Discovering Almanzo Wilder: Rachel McMillan Guest Blogs

Newly-minted Laura fan Rachel McMillan guest posts on blog of longtime Laurati, Melanie J Fishbane. Obsession with the Manly One ensues:

Melanie J. Fishbane

Rachel McMillan and I met through social media. We’ve travelled in the same circles for a number of years, but didn’t physically meet until this past summer when I finally was like, “Dude, you write, I write. We like the same things. We should have food and drink together”–although I probably didn’t use “dude” but I’m sure she would approve.

Since then we’ve explored Niagara on the Lake, Leaskdale, and Norval, and talked about Maud, Dean Priest, and–yes–Almanzo Wilder. Watching Rachel discuss re-reading the Little House series on Facebook and then falling in love with Almanzo Wilder was not only delightful, it also reminded me of my past posts on the subject and what I hope to discuss this summer in Laurapalooza (if they love my proposal enough and if the money all comes together.)

daisy and rachelRachel  works in Educational publishing in Toronto. She is an aspiring author and spends a lot of…

View original post 1,257 more words

A Puritan Hero

Just discovered this blog, courtesy of a share by my friend and Alcott scholar, Kristi Martin, who brought Amy Belding Brown to my attention with this link. Kristi and I both work in Concord and greatly admire what is known as Orchard House, the home built by the subject of this piece, John Hoar, and which would later be home to Louisa May Alcott as she penned Little Women.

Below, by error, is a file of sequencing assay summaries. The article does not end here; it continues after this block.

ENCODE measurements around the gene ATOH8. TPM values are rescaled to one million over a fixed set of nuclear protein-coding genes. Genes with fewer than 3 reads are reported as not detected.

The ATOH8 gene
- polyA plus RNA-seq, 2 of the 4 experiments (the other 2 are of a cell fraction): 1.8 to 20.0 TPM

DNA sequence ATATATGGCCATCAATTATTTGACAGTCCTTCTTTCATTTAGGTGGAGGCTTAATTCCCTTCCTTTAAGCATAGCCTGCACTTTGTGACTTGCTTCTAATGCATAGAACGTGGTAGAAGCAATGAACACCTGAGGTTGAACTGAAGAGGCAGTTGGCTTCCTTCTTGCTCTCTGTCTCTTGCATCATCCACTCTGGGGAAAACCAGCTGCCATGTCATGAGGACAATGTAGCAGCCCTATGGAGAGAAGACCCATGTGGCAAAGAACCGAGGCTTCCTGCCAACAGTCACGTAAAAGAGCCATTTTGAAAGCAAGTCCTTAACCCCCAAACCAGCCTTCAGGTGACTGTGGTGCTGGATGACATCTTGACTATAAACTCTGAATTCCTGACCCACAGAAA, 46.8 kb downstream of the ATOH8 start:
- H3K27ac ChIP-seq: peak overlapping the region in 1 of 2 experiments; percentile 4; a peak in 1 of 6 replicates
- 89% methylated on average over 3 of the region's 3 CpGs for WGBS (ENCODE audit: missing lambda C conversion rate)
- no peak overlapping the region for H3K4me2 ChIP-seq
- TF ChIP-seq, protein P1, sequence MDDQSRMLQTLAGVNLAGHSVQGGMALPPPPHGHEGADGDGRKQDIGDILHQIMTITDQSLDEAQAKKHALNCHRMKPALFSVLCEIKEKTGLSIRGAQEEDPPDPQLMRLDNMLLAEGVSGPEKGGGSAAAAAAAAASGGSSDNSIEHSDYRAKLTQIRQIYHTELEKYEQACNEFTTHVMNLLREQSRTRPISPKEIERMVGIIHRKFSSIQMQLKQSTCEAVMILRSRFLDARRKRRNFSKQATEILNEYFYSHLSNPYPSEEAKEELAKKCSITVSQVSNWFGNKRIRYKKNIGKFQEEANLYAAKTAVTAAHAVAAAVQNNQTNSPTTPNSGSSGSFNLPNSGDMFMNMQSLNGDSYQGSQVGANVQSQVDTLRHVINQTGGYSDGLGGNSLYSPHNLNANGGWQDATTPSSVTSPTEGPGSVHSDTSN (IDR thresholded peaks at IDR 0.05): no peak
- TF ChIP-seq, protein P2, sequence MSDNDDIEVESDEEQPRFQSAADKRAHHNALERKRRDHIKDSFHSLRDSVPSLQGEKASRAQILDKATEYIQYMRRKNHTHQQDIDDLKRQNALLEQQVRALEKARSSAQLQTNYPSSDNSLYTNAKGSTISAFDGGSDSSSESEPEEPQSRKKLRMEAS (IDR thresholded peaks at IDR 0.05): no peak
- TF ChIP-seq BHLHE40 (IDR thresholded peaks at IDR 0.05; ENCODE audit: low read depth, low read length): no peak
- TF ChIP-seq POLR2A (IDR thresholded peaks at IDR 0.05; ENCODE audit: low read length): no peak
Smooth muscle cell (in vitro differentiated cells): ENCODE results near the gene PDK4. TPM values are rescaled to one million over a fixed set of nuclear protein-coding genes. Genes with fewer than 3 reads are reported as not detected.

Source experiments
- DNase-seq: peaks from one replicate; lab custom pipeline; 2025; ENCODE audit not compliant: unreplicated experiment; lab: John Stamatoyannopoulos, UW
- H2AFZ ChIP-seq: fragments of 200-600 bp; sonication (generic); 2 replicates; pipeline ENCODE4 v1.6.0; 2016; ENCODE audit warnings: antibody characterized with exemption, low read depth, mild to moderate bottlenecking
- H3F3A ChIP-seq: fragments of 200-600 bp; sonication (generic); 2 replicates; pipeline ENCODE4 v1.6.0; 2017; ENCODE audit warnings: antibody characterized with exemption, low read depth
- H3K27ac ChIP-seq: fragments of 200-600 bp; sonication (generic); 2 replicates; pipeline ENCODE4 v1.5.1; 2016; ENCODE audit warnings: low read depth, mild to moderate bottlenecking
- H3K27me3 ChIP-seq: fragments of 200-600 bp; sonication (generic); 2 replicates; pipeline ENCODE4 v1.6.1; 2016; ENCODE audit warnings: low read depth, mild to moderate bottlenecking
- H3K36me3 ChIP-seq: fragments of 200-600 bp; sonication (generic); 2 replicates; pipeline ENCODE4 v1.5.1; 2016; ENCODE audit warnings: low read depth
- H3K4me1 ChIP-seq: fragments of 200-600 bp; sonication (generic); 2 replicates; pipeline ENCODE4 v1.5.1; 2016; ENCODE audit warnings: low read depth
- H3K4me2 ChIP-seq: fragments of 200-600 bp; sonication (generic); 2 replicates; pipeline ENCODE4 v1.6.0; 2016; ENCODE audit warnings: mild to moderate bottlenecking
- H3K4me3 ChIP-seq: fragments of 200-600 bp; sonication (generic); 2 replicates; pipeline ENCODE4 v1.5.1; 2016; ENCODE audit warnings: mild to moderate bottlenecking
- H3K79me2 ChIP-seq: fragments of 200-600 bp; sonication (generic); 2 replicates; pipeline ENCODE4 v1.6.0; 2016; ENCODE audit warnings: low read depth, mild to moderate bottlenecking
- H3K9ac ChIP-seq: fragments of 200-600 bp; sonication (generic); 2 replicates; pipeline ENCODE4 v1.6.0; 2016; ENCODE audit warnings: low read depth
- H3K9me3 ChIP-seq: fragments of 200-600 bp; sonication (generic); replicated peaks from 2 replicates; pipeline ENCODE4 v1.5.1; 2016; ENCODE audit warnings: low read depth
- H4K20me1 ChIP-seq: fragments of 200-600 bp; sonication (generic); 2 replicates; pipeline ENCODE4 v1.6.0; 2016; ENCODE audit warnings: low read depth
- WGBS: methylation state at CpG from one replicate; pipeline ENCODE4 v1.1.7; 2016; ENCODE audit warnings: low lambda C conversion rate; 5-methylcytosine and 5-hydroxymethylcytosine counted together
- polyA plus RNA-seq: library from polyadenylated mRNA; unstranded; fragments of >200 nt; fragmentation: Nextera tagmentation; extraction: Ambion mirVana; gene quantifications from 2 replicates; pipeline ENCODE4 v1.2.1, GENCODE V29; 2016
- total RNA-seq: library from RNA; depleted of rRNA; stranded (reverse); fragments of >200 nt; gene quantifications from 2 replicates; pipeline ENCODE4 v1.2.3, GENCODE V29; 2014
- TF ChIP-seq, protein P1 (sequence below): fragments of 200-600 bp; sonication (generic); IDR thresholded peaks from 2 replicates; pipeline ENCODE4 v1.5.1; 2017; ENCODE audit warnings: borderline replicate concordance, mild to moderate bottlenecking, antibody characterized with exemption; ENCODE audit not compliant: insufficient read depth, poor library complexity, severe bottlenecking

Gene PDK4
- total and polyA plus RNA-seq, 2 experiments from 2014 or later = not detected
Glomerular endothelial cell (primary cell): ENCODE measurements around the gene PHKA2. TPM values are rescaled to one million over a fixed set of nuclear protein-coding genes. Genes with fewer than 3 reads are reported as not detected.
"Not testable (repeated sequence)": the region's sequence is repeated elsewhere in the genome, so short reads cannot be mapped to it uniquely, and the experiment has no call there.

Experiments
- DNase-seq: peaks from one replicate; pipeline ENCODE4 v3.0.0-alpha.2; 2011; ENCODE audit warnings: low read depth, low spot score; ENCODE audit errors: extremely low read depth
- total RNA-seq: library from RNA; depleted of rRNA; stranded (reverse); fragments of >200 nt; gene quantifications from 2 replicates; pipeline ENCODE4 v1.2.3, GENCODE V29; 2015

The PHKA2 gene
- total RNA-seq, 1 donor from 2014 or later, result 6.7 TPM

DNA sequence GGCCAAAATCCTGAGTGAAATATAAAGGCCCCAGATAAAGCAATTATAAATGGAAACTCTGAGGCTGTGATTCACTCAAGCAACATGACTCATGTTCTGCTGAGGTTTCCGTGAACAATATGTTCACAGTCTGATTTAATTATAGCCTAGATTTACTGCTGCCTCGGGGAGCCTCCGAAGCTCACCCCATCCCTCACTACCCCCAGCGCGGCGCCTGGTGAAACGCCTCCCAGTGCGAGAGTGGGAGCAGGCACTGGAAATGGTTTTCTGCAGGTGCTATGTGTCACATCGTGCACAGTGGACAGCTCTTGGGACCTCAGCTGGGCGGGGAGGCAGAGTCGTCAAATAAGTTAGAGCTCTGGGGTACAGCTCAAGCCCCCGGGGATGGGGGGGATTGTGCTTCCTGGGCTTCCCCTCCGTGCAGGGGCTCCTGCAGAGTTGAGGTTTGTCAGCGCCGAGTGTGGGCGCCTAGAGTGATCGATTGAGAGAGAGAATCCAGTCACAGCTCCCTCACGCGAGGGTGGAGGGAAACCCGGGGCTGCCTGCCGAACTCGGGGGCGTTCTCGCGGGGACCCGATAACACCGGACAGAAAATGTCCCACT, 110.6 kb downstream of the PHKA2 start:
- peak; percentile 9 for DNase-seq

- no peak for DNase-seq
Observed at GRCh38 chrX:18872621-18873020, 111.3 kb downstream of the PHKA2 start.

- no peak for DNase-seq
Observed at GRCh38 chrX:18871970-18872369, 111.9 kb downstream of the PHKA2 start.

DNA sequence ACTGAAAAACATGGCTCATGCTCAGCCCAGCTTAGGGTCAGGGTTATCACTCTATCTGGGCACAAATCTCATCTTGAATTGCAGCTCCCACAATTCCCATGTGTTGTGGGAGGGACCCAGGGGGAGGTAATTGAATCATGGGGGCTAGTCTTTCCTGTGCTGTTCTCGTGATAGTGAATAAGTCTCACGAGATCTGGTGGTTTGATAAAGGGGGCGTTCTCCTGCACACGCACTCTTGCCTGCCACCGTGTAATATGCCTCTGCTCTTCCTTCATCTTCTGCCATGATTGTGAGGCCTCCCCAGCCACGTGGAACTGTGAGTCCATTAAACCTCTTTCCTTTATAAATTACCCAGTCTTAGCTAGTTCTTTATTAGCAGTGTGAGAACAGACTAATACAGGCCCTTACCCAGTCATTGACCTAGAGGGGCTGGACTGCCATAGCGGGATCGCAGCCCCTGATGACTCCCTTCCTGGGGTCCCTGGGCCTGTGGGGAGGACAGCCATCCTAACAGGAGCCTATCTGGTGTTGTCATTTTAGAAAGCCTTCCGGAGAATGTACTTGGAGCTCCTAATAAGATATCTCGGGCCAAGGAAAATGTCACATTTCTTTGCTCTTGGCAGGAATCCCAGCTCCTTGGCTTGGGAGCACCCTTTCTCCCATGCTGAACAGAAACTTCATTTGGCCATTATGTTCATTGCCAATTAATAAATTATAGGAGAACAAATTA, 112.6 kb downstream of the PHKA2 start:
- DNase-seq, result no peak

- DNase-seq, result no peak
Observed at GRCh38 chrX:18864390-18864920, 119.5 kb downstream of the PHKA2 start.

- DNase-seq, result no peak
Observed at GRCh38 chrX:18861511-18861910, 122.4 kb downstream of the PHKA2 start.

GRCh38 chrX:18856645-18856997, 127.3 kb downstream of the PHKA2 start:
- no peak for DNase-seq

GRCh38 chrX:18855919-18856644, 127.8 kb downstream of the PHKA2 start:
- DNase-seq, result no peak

I love antique houses, women’s history, and stories of rebellious colonists of New England in the days before notions of antidisestablishmentarianism took hold. This one combines them all!

Collisions

Orchard House snowAbout a decade ago, I worked for a few years at the Orchard House Museum in Concord, Massachusetts.  Best known as the home of Louisa May Alcott and the place where she wrote the classic novel, Little Women, the house has an impressive history of its own.  When I was there the 300-year-old building, renovated by Bronson Alcott in the 1850’s, was in the midst of a massive preservation project, so I had the opportunity to see, up-close, some of the details of the colonial construction.  Ever since, I’ve been fascinated not just by how historical houses are decorated, but how they’re constructed.

At that time, I was finishing work on my novel, Mr. Emerson’s Wife, about the Transcendental circle in19th century Concord.  Little did I know that a few years later, I’d encounter the house again, as I researched a 17th-century Concord lawyer for my new novel,

View original post 711 more words